A passage I’ve come back to over and over again when dealing with fears in my life is 1 John 4:16-18

God is love. Whoever lives in love lives in God, and God in him. 17 In this way, love is made complete among us so that we will have confidence on the day of judgment, because in this world we are like him. 18 There is no fear in love. But perfect love drives out fear, because fear has to do with punishment. The one who fears is not made perfect in love. (emphasis added)

I can’t say I’ve fully come to understand or appropriate these verses, but I keep coming back to them when I fear.  John says the root of all our fears is a fear that God is going to punish us.  Deep down we know we deserve to be punished because of our sins.  But elsewhere John reminds us that “we have an Advocate with the Father, Jesus Christ the righteous [one]. And He Himself is the propitiation for our sins….” (1 John 2:1-2).  That word “propitiation” means that Jesus took all the punishment and wrath we deserved for our sins upon Himself.  So the punishment for our wrongdoing has already been completely taken care of.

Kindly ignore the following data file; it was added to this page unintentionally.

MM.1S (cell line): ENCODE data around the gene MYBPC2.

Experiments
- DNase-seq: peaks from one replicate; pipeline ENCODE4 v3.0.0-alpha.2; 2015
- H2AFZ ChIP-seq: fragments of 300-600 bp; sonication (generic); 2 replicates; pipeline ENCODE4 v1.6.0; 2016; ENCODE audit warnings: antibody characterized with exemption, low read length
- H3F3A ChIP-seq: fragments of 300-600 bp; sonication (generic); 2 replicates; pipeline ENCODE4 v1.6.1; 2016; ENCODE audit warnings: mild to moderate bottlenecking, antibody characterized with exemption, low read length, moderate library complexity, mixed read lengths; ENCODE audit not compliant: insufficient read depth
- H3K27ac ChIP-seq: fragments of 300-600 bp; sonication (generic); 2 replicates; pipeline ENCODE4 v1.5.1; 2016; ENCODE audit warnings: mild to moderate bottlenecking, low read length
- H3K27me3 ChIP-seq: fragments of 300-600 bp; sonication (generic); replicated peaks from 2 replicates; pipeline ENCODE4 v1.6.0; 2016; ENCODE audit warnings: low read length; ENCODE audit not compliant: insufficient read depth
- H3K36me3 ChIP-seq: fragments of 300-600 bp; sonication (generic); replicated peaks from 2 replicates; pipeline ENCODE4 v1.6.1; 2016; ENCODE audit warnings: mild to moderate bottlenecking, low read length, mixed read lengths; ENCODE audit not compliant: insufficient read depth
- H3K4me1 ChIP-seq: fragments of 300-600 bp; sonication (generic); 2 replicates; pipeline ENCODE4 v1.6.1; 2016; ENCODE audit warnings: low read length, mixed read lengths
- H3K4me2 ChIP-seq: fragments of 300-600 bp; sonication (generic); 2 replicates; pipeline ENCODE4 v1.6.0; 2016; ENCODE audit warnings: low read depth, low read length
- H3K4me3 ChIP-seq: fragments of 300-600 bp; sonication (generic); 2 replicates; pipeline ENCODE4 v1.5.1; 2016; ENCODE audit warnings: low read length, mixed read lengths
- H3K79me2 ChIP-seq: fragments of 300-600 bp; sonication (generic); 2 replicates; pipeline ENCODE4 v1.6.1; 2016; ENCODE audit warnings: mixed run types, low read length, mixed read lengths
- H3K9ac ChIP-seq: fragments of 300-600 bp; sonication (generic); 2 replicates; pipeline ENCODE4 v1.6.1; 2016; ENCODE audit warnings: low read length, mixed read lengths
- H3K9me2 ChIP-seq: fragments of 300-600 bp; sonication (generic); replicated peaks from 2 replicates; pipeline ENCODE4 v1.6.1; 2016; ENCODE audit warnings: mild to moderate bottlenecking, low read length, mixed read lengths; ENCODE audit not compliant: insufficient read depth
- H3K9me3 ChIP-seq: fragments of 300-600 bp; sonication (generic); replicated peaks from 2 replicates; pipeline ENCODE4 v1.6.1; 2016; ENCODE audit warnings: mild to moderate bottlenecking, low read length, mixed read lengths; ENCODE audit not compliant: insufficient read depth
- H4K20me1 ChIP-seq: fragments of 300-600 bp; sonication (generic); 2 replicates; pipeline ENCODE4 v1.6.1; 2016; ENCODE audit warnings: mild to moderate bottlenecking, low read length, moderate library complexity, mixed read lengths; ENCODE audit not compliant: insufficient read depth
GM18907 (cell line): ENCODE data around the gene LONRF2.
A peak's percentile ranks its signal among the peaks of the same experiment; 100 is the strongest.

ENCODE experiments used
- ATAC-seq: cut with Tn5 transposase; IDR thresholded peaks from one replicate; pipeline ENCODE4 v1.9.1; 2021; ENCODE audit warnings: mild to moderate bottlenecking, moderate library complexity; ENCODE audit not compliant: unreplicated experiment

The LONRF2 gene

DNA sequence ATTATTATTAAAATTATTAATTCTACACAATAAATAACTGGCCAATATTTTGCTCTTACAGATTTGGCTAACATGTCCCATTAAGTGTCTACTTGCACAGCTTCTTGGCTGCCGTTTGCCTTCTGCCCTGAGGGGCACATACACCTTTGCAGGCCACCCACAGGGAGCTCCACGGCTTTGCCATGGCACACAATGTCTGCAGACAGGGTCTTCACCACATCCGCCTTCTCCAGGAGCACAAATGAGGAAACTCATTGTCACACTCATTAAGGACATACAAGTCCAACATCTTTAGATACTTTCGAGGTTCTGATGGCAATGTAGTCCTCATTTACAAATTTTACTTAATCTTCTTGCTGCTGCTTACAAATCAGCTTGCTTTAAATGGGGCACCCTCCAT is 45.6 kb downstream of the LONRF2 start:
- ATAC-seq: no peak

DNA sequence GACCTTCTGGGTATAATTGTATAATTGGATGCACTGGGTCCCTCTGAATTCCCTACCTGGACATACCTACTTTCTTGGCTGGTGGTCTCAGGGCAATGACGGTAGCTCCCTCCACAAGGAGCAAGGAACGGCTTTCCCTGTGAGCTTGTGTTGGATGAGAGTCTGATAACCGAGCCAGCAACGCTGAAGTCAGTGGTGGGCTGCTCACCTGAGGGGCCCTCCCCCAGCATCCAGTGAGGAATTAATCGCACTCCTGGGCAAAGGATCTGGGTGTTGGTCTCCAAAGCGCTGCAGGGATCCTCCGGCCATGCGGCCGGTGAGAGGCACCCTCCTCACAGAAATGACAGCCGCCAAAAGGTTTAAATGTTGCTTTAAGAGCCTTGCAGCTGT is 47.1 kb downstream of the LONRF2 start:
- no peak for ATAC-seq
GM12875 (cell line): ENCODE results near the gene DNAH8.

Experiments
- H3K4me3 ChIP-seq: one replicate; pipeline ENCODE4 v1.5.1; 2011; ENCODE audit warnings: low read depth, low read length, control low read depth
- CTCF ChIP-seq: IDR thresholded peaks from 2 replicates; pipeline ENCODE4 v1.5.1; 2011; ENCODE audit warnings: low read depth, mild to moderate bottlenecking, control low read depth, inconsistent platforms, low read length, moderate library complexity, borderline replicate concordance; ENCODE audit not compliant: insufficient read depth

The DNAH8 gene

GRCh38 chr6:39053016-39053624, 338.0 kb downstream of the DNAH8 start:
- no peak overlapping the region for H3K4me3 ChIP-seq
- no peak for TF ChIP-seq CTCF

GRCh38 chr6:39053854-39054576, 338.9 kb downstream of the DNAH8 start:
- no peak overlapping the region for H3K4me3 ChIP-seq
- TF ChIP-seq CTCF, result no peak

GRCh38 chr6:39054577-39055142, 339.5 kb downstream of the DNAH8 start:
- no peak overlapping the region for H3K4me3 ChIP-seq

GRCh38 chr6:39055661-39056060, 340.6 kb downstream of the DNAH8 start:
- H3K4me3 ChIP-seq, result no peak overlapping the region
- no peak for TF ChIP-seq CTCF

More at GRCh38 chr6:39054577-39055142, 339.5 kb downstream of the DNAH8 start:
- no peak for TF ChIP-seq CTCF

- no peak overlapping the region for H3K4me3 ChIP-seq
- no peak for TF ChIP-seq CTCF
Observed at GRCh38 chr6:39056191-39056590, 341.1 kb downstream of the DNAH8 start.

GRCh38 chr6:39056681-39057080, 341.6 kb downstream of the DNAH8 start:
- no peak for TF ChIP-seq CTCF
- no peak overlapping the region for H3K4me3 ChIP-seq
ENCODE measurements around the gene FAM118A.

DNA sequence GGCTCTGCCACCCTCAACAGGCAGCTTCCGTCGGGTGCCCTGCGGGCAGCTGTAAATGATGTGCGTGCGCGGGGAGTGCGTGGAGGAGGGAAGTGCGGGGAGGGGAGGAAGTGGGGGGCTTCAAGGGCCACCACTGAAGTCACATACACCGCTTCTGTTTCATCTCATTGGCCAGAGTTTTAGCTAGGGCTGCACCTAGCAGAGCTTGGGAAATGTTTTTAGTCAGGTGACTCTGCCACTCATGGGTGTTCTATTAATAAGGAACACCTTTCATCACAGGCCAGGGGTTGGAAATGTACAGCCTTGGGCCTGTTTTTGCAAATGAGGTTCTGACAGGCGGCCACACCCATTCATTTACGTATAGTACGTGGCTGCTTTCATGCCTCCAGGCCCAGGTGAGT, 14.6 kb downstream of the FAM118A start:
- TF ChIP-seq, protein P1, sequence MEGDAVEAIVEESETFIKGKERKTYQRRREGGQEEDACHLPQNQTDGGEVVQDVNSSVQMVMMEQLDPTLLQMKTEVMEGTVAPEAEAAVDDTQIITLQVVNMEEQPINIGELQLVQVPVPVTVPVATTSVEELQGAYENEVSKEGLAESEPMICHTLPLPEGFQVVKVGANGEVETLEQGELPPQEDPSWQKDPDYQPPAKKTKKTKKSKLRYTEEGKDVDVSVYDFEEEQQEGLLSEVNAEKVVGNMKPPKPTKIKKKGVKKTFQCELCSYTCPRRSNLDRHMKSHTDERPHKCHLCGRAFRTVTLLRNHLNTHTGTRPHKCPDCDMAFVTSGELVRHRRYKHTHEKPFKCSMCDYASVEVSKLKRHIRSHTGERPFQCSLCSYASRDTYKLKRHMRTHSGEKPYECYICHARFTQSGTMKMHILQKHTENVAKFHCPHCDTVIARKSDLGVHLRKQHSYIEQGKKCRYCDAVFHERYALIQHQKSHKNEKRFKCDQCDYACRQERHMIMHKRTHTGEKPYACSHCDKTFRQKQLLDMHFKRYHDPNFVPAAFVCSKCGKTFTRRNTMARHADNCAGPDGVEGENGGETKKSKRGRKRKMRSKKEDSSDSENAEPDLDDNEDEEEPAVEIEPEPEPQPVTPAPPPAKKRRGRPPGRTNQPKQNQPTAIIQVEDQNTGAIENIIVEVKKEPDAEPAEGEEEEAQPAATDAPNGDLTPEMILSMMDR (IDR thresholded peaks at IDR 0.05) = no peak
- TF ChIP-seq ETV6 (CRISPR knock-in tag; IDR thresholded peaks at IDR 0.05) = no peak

That means we don’t ever have to be afraid of being punished by God anymore!  “God shows his love for us in that while we were yet sinners Christ died for us” (Rom 5:8).  “In this is love, not that we loved God, but that He loved us and sent His Son to be the propitiation for our sins” (1 John 4:10).  So 1 John 4:18 invites us to become more deeply rooted and grounded in the love of God.  He says this is the way we overcome fear.  *:) happy

Psalm 91 is also a good scripture passage to meditate on when dealing with fears of death or harm coming to us.  It’s all about how God invites us to dwell in “the secret place” with him, and that as we do so we enter into a place of protection with Him.  The psalm is filled with all kinds of promises of protection for the believer.